SEC Action. The Division is reviewing the regulatory questions posed by new capital-raising strategies and, according to the Senate testimony of the director and deputy director, “has been discussing crowdfunding, among other capital raising strategies, with business owners, representatives of small business industry organizations, and state regulators. ” Some of the questions under consideration include:
- What limits should govern the amount of funds that may be raised by an entity and invested by an individual;
- What information should be required to be made available to investors;
- How, and to what extent, should there be regulatory oversight with respect to the websites that facilitate crowdfunding investing;
- What restrictions should be placed on participation by those that have been involved with prior securities fraud;
- Should an SEC filing or notice be required; and
- Whether securities purchased in a crowdfunding transaction should be freely tradeable.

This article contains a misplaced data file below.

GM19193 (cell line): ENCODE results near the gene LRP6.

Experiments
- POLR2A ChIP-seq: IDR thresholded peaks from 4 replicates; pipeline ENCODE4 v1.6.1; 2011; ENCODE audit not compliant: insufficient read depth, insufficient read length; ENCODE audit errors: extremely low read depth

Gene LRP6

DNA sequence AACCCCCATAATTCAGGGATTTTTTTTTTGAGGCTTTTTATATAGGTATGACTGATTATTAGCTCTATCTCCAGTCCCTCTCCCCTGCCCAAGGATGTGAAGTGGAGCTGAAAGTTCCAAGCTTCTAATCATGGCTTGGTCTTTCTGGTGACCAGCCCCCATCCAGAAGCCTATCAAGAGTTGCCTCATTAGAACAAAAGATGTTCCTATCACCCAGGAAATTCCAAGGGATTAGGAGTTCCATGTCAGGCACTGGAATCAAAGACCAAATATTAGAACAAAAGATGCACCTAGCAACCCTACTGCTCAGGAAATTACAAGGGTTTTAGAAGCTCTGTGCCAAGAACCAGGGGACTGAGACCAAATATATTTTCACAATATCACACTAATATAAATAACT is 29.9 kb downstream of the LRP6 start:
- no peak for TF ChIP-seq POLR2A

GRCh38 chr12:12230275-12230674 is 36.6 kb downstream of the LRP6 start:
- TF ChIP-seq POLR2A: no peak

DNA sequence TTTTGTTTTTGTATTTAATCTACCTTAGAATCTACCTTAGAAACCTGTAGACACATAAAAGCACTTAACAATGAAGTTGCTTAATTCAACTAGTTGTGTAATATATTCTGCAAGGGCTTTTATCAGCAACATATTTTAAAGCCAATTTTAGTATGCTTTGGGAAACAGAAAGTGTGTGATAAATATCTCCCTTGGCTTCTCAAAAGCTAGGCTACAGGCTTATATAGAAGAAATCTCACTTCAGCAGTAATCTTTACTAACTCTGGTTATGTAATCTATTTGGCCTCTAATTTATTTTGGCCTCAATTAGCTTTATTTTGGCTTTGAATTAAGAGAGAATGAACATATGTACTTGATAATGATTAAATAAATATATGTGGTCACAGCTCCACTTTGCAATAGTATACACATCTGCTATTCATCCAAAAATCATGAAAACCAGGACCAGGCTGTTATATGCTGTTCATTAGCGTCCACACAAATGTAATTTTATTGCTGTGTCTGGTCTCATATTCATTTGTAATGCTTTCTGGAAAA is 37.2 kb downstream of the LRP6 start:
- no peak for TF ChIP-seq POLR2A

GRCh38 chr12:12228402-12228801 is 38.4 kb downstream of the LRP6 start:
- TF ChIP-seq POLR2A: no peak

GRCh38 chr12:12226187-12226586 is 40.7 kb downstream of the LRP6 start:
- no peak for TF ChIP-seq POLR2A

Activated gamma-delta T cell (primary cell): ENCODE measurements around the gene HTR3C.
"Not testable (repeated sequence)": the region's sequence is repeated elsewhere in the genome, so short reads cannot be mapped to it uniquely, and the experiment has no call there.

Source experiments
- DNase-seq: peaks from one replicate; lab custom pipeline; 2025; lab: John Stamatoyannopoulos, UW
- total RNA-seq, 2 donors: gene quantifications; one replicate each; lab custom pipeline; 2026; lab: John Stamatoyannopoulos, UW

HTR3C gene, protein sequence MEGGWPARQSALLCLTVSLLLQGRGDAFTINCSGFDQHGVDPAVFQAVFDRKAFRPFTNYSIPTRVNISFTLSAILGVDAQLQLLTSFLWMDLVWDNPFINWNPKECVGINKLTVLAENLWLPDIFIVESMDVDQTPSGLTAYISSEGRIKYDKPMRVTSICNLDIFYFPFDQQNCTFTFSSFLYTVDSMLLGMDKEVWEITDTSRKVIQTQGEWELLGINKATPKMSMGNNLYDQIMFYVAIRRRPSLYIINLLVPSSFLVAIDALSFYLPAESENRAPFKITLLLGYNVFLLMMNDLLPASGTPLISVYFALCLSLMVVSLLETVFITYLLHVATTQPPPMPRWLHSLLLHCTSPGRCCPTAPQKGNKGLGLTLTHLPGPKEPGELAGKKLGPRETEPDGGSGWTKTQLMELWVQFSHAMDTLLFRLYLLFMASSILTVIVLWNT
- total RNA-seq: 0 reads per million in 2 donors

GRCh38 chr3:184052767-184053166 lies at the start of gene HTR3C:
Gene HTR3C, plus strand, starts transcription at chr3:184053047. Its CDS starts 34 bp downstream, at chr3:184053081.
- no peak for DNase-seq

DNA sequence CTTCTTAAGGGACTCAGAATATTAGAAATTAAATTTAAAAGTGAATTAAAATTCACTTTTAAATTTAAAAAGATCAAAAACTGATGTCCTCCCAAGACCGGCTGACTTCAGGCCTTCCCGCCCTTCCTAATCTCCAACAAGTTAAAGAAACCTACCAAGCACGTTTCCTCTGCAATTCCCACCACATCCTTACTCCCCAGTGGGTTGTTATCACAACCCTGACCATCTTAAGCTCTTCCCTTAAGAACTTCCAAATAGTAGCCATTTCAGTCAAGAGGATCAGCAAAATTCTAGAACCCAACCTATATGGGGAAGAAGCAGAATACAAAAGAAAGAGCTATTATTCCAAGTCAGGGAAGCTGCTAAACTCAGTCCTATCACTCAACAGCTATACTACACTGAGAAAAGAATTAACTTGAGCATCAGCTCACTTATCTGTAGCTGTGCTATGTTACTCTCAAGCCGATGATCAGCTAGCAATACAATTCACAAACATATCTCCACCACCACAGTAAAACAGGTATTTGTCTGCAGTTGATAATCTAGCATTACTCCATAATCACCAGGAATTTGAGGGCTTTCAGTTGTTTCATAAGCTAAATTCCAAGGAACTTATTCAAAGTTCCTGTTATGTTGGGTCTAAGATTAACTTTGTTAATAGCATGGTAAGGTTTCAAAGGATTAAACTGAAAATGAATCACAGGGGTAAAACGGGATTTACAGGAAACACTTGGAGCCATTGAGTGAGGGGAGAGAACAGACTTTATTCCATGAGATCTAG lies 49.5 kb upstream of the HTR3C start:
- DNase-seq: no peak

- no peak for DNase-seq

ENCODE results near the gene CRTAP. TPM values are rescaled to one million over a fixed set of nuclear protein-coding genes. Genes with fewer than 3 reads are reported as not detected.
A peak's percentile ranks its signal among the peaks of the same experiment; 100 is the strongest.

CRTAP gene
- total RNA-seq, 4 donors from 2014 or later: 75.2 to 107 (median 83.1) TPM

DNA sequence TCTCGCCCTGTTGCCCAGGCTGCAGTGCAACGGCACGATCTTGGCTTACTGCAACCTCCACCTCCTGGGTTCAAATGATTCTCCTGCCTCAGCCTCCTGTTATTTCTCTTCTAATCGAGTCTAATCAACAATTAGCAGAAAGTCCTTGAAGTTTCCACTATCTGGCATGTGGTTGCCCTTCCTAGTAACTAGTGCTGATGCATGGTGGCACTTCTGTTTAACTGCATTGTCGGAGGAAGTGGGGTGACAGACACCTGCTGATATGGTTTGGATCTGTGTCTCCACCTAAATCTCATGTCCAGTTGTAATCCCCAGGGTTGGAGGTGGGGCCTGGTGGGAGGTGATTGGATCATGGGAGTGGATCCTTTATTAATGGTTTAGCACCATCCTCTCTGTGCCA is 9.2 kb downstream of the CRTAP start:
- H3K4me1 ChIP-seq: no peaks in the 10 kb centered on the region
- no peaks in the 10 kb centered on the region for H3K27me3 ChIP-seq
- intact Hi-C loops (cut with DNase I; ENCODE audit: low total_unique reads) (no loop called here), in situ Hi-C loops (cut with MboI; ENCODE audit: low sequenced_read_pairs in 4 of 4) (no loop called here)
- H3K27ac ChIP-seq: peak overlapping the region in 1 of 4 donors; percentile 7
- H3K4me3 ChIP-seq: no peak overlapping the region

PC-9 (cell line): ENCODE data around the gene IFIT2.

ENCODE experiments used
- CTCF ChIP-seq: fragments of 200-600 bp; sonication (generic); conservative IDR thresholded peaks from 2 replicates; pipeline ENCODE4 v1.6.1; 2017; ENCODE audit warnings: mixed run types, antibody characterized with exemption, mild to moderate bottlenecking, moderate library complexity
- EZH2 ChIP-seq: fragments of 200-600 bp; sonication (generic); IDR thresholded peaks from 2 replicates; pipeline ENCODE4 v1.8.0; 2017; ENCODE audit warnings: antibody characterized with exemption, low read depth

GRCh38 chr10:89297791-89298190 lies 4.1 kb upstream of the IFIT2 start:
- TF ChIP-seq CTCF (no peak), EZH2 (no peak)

Congressional Action. Bills have been proposed in both the House and Senate that would exempt from the Securities Act registration requirements certain crowdfunding transactions. On September 14,2011, Rep Patrick T McHenry (R-NC) introduced the “Entrepreneur Access to Capital Act” (H R 2930) that seeks to
- Create a new registration exemption for an offering amount up to $2 million ($1 million if the company does not have audited financial statements) within any 12-month period, with a maximum investment per investor of the lesser of $10,000 or 10 percent of the investor’s annual income within any 12-month period;
- Treat securities offered as “covered securities,” thereby preempting state authority to register the securities;
- Amend Section 12(g)(5) to exclude holders of crowdfunded securities from the definition of “held of record” with respect to mandatory registration of secur1t1es;
- Provide for an exemption for intermediaries from broker-dealer registration under the Exchange Act; and